Lina's family is split apart and taken from their home by force; Lina doesn't understand what her family has done to deserve it. She meets many other displaced Lithuanians and sees both the best and the worst in people as they are taken farther and farther away from their civilized, comfortable lives. While some of the scenes in this book where horrifying, I felt like everything was a bit watered down because of Lina's self-centered and naive perspective. She didn't really get to know other characters very well, and thus neither did the reader. Lina doesn't do much at all; she's very dependent on her mother for her survival.

 I did appreciate the "shades of gray" in the cast of characters, because there were a bunch of people that you couldn't really call "good" or "bad." Another factor that bugged me a bit were the flashbacks of life before the displacement. Some memories were poignant, but others didn't really add to the story for me and they were just distracting. Although I didn't especially like this book, I would still recommend it as an eye-opening look into a side of World War II that isn't discussed very often.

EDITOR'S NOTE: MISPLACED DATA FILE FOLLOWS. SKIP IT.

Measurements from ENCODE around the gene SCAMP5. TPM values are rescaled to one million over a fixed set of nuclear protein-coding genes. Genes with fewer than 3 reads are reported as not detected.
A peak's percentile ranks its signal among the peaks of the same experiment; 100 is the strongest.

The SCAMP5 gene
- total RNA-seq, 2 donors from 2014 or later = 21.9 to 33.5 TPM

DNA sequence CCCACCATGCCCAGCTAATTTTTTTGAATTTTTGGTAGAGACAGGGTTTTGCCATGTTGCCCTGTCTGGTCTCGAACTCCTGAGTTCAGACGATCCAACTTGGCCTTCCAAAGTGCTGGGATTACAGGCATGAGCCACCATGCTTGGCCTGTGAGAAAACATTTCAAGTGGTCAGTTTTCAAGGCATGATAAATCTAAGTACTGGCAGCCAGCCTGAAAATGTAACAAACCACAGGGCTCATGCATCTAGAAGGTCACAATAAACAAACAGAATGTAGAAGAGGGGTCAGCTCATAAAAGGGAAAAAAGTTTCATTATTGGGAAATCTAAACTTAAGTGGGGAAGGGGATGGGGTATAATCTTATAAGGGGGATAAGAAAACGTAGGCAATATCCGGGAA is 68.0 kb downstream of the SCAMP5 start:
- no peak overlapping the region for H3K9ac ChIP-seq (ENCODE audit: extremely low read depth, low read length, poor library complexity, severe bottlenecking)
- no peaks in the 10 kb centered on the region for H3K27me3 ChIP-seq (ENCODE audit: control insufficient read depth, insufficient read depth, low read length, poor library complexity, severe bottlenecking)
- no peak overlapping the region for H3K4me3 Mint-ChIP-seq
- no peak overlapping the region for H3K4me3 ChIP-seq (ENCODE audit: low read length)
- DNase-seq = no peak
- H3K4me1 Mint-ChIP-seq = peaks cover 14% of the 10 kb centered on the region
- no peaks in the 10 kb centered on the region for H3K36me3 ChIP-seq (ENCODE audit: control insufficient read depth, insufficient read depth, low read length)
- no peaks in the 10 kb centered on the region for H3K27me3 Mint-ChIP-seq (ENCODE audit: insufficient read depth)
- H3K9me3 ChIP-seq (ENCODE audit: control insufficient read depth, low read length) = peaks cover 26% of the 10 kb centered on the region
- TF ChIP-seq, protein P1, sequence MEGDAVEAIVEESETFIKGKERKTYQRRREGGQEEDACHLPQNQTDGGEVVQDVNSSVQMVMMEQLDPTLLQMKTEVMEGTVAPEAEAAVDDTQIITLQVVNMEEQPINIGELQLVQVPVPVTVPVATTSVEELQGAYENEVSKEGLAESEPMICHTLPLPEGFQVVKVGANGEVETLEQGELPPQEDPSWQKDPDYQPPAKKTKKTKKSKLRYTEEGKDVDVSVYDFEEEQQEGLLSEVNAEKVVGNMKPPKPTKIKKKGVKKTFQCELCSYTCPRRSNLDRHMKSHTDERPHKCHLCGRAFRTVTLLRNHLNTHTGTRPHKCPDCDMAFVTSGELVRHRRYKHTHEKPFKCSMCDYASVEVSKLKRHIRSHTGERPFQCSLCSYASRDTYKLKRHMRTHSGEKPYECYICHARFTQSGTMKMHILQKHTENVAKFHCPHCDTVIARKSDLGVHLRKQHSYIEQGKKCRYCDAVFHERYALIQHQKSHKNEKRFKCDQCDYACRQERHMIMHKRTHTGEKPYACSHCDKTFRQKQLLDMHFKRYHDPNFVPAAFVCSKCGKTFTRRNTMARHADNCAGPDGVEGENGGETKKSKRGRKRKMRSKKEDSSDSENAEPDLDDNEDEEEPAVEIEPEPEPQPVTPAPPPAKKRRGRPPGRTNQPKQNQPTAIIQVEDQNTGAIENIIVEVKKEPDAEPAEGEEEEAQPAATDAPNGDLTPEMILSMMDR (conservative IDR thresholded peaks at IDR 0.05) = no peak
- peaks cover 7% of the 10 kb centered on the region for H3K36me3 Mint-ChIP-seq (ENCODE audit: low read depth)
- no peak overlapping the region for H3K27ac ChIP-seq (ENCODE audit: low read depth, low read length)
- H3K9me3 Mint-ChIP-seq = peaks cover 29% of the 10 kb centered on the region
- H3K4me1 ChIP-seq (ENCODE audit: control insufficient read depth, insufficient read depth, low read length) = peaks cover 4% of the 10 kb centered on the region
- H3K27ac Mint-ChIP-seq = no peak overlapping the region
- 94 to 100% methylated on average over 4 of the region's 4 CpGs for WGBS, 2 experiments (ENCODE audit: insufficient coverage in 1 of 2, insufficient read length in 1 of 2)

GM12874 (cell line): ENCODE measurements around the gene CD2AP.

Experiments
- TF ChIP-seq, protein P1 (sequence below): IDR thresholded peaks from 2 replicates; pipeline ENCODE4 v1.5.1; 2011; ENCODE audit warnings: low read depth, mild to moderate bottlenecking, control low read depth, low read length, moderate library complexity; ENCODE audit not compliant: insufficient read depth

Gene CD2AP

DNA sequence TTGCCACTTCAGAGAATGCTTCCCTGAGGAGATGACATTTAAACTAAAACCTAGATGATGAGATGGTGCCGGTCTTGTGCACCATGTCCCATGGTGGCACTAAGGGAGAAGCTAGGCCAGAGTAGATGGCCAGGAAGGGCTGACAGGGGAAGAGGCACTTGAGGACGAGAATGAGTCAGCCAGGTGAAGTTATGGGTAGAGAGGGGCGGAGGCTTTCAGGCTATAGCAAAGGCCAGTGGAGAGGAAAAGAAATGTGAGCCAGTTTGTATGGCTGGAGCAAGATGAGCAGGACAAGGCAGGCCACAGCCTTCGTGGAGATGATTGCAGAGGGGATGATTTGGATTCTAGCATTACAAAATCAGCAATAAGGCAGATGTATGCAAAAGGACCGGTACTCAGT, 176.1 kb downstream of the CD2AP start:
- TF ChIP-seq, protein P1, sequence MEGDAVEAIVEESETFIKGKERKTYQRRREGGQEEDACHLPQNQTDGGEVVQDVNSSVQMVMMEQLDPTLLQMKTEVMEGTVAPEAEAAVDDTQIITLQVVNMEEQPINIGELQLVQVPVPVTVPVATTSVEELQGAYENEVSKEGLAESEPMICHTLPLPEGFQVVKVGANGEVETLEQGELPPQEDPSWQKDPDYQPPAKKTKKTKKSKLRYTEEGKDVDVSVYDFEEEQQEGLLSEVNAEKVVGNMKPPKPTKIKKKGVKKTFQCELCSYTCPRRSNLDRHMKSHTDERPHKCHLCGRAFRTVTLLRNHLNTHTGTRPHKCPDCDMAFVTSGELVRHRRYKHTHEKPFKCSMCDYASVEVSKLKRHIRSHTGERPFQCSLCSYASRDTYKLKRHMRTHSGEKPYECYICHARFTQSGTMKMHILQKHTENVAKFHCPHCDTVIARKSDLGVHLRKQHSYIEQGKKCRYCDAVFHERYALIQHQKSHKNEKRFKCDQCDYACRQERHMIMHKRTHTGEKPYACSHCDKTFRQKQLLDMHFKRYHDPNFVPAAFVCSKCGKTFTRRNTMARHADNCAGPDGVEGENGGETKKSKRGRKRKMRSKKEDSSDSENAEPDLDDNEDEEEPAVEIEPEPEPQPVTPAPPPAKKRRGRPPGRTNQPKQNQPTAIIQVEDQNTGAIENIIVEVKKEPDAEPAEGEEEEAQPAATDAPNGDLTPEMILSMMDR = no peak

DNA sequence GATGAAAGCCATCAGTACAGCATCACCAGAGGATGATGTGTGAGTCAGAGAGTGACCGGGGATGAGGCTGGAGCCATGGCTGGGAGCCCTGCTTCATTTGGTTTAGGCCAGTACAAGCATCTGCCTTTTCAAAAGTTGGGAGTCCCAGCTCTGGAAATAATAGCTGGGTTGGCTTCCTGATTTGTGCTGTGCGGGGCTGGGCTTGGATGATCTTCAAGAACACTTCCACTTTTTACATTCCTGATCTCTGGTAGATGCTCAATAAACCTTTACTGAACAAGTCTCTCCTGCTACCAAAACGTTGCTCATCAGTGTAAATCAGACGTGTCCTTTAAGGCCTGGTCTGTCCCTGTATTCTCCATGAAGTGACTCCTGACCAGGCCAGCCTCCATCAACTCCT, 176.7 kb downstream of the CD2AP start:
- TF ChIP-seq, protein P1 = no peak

Thursday, April 18, 2013

Review: A Game of Thrones

Title: Game of Thrones
Author: George R.R. Martin
Genre: High Fantasy
Rating: 4/5

I went into this book a little nervously: people either seemed to love or hate it, and generally when half the world loves a book, I'm in the latter camp. I grew up on fantasy novels, but over the past few years I'd switched over to sci-fi, but after some glowing recommendations from a few friends I decided to give this a try. I'm glad I did - I enjoyed this much more than I thought I would.